As the nation emerges from the effects of the 24/7 Obama campaign message machine and begins to cast a critical eye on the president's rhetoric and how it compares to actual policy a pattern is beginning to emerge. Many of Candidate Obama's supporters from late 2007 and early 2008 are beginning to identify some defining differences that otherwise should have been highlighted by a discerning press in a vigorously covered primary contest. In short, Candidate Obama is being seen as far less radical than President Obama. In a period of record job losses, loss of family savings and a still uncertain national security outlook Americans are much less inclined to adopt a radical ideology that emphasisizes higher taxes, record budget deficits, national security witch hunts ostensibly designed to prosecute those that protect and political cronyism.

Much has been made from the right about the degree of favoritism shown by this country's legacy media to the Obama administration. Indeed, the President joked about it last night at the White House Corresponce Association dinner:

I'd like to welcome you all to the ten-day anniversary of my first one hundred days. I'm Barack Obama. Most of you covered me. All of you voted for me.
(emphasis mine)

There is no amount of political cover the president can now receive from a compromised and unethical legacy media to mask the effect of his policies. Voters are going "local", to borrow Tip O'Neill's phrase, and beginning to examine their own core issues in judging President Obama. The bizarre coalition of class warriors, war protestors, "war crime" prosecutorial opportunists and Wall Street financiers cannot and will not be held together. President Obama's success or failure will be decided by any number of issues touching on foreign policy, national security and the economy. However, if the economy does not obtain susbstantial positive growth without real inflation by the first quarter of 2010 this president will become a one term wonder of historic proportions.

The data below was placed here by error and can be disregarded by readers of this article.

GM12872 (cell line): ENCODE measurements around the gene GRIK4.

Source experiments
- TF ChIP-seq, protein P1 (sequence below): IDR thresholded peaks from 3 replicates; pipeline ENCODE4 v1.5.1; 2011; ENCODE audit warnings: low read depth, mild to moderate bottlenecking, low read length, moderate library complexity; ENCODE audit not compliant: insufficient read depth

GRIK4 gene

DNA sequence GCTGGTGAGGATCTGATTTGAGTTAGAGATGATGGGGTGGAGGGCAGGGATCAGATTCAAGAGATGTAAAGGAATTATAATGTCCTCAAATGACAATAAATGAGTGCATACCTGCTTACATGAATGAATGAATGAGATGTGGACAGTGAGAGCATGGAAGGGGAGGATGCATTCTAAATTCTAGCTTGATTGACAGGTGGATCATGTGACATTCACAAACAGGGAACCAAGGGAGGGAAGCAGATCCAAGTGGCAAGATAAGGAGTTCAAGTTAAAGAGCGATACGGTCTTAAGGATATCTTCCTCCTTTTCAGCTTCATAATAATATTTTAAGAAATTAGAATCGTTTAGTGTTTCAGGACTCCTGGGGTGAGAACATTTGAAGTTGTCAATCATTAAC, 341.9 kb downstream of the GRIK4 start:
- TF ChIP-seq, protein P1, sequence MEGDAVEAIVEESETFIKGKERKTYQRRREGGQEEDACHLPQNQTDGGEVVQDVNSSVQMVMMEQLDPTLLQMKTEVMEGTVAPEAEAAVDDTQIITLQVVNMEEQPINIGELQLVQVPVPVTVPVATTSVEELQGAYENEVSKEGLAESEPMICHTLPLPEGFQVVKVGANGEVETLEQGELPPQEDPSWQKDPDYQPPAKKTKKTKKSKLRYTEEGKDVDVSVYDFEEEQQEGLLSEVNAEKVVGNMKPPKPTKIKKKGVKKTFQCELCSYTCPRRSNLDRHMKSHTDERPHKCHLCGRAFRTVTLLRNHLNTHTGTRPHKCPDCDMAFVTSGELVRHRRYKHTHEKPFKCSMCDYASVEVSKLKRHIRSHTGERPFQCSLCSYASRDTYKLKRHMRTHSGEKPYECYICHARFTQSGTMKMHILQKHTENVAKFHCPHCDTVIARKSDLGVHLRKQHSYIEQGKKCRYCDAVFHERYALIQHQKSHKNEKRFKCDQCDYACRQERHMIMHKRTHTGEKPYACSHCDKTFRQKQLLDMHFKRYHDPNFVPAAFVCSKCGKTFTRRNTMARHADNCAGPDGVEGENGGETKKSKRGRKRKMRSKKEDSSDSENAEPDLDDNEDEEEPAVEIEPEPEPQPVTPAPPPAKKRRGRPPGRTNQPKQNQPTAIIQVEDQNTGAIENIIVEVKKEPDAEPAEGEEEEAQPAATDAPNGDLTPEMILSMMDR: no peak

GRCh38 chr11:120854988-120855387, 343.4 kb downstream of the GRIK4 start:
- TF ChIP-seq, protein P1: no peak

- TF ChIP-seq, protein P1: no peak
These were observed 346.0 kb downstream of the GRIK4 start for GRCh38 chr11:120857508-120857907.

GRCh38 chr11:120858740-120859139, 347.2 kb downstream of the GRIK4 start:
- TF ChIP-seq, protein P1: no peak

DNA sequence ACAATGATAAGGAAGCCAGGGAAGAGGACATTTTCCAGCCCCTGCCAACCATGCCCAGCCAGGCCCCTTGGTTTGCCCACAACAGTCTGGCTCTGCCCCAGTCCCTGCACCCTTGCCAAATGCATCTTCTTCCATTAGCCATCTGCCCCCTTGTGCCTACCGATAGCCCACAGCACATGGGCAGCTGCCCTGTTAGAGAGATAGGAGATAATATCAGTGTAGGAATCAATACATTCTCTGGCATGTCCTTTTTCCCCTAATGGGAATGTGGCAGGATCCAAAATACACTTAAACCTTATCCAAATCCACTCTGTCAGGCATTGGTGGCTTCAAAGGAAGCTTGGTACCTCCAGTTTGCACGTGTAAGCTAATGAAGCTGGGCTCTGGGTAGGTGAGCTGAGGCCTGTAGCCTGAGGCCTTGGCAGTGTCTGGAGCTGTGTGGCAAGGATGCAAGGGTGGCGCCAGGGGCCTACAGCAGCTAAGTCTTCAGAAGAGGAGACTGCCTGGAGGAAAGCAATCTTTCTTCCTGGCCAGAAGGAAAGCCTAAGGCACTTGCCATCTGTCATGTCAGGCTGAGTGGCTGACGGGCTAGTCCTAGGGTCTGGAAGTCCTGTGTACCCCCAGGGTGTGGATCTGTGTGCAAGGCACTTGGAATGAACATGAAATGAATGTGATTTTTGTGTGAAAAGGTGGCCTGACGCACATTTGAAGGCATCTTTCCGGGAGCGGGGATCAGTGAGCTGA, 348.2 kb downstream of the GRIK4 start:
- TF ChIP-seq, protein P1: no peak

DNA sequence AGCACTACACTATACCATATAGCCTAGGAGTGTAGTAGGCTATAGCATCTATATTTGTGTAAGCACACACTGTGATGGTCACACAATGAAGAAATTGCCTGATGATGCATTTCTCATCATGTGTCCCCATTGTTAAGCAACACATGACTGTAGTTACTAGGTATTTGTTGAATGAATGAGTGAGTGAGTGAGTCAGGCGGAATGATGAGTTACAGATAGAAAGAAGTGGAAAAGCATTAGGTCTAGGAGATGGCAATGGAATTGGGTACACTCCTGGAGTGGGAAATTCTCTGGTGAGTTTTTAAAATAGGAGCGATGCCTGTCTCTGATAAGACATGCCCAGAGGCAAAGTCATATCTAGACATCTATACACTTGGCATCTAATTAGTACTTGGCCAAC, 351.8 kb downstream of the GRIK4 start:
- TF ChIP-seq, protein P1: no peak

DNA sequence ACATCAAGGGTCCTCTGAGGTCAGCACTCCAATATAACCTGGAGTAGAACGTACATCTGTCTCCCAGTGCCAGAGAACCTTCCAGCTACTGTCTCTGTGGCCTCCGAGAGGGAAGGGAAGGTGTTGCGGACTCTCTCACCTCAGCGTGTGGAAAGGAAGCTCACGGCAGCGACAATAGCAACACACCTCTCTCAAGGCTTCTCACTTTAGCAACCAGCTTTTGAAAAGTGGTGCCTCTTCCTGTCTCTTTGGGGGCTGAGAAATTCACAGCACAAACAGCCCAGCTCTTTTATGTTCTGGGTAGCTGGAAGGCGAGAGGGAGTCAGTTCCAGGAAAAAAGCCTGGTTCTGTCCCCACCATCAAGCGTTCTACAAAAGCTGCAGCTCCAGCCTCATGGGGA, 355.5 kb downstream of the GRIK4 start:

Any of the abovementioned three factors would give a president serious pause, but the economy is and will always be the linchpin (pay attention to that term, Detroit) of political success. As James Carville famously remarked in the 1992 race:

" You mean to tell me that this whole election is about the f#*"ing bond market?"

Uh, yes, it is.


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Comments (8)

"I'm Barack Obama. Most of ... (Below threshold)
GarandFan:

"I'm Barack Obama. Most of you covered me. All of you voted for me."

Yes Mr President, now about that bail out........

I'm appalled at th... (Below threshold)
Jeff Blogworthy:
I'm appalled at the anti-Wall Street rhetoric. It was OK on the campaign but now it's the real world.

What a moron. "I thought Obama was just a liar, now I see he was telling the truth." At least I do get some satisfaction that some of these people are getting exactly what they deserve - even if it is to the detriment of us all. I cannot believe people are so dense. Where did they think this class rhetoric was going to lead?

I watched as much as I coul... (Below threshold)
epador: